There are a couple of memorable ways to get stars in your eyes in Teide National Park. One of them is to go on a stargazing and tapas trip to Mount Teide.
On a chilly November early evening we huddled around the lower cable car station with a group of travel writers from across Europe waiting to take a trip with a difference up Teide .
We’ve walked up the mountain before and queued to take the cable car on a number of occasions, but this was the first time we’d done it as the sun was setting and the cable car was closed to everyone but those on the stargazing tour.
Whilst staff handed out fleeces to anyone who hadn’t come prepared for after dark November temperatures (5C at crater level and -6C on the peak), a goose-pimply family in beachwear luckily found out they’d arrived too late to catch the cable car. I say luckily as given what they were wearing or, more importantly, weren’t wearing, they’d have perished on the peak.
In Teide National Park the sun leaves not long after the last visitor, taking warm temperatures with it, but as we climbed from the crater floor it came back into full view. The eight minute cable car is always a hoot, especially when it judders its way past pylons, and the views are such it feels as though you’re heading for a date with the gods. Awaiting us at the top was a glass of cava and a cup of hot chocolate. At 3,555m, where the upper cable car is located, the air is thin. Often you see people looking a bit groggy whilst they adjust to the altitude. Subsequently the bubbly cava took the express route to the head, whilst the hot chocolate was the equivalent of being given a warming hug. It was a pleasing combination which added to the overall intoxication at being at the top of the world at sunset. If you’re lucky you get the added ‘WOW’ of seeing Teide’s triangular shadow cast over the Tenerife landscape below.
There was a bit of a race against time to get from the cable car station to the viewpoint above Pico Viejo where sunset views are blindingly spectacular. Not all travel journos are of the outdoor activities variety so the rough, undulating and airless path proved a challenge to some. However, most made it in time to watch the ‘performed once nightly’ spectacle as a knowledgeable member of the Teleférico staff kept us entertained with fascinating and amusing snippets.
Sunset from Spain’s highest peak is a seriously special experience in itself. But it’s only the first half of the performance.
Part two required another race against time. There’s one slight issue with watching the sunset from Pico Viejo, it goes dark afterwards. The light remained just about on the right side of dusky to allow us time to make our way back to the cable car post-haste.
Part two of the tour took place in the car park beside the lower cable car station where telescopes had been set up to allow us to peer deep into the night sky and marvel at the mysteries of the final frontier. The first time I went on a stargazing tour in Catalonia I expected something like the closing sequence to the Star Trek movies and was a bit underwhelmed, until I was shown Saturn’s rings. Now my expectations aren’t so out of this world and I appreciate better the beauty in our dark skies. There are 88 constellations in the sky, from Mount Teide you can see 83 of them. There are peaks on the Moon called Montes Teneriffe. It’s all a bit Twilight Zone to think you might be looking at the Tenerife Mountains on the Moon from Tenerife’s mountain on Earth.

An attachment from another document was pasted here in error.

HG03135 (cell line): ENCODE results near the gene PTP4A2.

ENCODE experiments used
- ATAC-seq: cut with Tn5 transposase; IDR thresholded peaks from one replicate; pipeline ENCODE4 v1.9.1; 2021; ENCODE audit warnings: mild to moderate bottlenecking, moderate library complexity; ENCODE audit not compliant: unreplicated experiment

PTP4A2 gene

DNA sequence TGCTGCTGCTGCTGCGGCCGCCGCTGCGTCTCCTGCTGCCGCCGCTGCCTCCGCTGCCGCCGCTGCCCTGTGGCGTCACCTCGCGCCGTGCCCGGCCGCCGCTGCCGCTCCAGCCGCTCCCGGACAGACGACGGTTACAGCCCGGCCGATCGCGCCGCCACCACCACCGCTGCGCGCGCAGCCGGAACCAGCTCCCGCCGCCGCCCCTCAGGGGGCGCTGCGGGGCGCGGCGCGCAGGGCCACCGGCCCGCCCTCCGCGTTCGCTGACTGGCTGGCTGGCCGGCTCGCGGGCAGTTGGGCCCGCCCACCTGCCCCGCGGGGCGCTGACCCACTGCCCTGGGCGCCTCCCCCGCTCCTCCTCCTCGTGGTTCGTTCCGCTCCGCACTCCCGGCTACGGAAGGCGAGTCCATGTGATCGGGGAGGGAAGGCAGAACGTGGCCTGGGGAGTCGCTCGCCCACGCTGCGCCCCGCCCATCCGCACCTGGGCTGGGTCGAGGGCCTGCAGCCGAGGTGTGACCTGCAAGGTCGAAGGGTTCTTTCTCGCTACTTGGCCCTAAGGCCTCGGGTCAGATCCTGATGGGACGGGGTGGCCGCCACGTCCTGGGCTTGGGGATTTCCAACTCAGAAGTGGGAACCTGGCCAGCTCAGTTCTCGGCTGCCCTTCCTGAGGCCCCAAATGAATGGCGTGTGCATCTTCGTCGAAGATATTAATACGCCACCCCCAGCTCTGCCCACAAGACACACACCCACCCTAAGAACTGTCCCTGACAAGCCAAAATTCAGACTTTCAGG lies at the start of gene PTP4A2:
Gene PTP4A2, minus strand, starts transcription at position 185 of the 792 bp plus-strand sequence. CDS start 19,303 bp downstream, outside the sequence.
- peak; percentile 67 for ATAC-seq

Part of the package also involves a tapas dinner in the lower cable car station. I assumed this would be in the restaurant, but it was in a back room where tables were laid out with a tasty looking selection of Canarian themed tapas which included local cheeses, gofio balls and toasted almonds with honey, carne fiesta, pork and paprika, mini portions of ribs and potatoes, shots of creamed corn and cilantro, cherne, papas arrugadas, almogrote, pumpkin cupcakes and deep fried bananas.
It was an impressive spread, but it was a bit hit and miss. Whilst some dishes were innovatively tasty, the papas were undercooked and the carne fiesta chewy. Since our experience this side of the trip has been changed and the food now features goodies from a menu designed by by Erlantz Gorostiza, the two-Michelin-starred chef of Abama Hotel’s M.B restaurant. That change should make the whole package a hat trick of quite magical experiences.
I mentioned at the start there were a couple of memorable ways to get stars in your eyes in Teide National Park. The other is quite simple.
Just stand somewhere in the park after dark and look up. The sky up there is a dense black carpet filled with a million sparkling jewels. Every so often a shooting star blazes its way across the heavens, or maybe it’s celestial beings on their way home.
In Teide National Park after the lights go out it’s easy to believe anything is possible.
The Volcano Teide experience costs from €81 per person with pick ups in Costa Adeje, Los Cristianos, Puerto de la Cruz and Santa Cruz/La Laguna.